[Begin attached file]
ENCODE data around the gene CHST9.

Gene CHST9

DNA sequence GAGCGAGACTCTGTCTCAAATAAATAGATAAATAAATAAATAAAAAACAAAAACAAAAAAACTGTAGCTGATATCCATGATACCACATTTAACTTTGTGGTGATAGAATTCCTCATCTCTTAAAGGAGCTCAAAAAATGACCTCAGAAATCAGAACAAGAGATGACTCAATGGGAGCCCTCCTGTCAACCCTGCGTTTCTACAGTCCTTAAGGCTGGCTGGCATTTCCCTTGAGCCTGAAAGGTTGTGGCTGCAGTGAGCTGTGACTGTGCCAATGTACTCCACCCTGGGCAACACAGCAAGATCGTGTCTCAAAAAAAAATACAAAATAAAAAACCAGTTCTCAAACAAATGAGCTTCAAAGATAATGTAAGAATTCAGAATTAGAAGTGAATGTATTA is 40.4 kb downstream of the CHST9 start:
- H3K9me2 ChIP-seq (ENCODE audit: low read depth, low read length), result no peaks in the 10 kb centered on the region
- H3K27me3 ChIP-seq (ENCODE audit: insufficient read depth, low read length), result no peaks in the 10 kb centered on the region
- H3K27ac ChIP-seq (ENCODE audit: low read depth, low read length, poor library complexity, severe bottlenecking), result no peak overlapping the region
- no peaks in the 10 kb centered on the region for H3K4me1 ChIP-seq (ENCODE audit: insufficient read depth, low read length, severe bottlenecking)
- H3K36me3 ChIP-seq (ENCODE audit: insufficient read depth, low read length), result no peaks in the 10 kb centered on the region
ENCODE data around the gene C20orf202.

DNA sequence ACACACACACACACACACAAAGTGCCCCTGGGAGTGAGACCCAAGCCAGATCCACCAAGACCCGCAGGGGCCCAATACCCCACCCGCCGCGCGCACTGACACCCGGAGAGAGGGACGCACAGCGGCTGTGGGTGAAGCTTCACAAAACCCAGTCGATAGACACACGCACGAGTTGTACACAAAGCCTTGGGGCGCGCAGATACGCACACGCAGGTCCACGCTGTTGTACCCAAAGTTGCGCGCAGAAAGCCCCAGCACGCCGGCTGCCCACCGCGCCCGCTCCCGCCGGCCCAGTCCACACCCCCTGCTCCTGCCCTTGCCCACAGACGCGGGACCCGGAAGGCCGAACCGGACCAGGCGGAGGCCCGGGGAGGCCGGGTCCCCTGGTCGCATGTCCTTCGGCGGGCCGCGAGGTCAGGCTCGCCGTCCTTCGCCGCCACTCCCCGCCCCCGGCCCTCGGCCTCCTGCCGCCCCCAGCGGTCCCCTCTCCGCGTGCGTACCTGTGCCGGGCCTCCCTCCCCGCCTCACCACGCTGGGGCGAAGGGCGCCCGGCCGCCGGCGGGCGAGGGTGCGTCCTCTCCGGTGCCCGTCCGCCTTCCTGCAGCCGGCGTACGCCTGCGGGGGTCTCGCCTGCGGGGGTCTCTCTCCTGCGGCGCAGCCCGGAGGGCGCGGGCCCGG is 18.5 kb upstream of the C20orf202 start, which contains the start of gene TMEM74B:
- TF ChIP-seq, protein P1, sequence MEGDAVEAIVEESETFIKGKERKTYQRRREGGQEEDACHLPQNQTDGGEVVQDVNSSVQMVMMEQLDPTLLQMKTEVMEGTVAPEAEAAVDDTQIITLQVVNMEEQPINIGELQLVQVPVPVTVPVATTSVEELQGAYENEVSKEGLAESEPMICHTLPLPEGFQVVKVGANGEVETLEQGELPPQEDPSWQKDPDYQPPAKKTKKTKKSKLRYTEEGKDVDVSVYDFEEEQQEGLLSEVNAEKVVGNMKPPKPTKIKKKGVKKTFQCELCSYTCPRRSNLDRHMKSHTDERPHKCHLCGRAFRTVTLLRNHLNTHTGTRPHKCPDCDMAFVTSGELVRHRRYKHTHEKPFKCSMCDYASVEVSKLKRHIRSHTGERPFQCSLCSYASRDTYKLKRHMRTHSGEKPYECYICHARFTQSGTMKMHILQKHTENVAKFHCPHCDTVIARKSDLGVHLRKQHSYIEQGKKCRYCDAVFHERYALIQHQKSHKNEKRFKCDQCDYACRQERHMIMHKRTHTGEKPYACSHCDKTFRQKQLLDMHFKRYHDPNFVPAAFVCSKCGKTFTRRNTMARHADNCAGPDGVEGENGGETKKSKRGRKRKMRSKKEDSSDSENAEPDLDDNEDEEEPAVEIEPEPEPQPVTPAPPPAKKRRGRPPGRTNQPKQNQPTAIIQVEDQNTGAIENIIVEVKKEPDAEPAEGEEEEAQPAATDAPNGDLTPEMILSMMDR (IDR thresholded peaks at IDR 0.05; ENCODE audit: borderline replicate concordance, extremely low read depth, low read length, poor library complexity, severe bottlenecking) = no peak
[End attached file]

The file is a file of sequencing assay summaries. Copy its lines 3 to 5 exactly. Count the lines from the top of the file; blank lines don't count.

DNA sequence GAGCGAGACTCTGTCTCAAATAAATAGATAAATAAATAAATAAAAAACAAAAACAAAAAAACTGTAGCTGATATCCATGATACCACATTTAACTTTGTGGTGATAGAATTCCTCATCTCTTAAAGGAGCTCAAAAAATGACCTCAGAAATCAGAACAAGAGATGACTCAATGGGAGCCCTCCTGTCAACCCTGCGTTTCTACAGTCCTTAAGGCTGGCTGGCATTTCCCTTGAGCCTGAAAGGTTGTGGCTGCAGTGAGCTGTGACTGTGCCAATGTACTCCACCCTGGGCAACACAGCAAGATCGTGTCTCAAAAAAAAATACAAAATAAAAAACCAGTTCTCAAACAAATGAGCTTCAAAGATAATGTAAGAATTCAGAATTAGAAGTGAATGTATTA is 40.4 kb downstream of the CHST9 start:
- H3K9me2 ChIP-seq (ENCODE audit: low read depth, low read length), result no peaks in the 10 kb centered on the region
- H3K27me3 ChIP-seq (ENCODE audit: insufficient read depth, low read length), result no peaks in the 10 kb centered on the region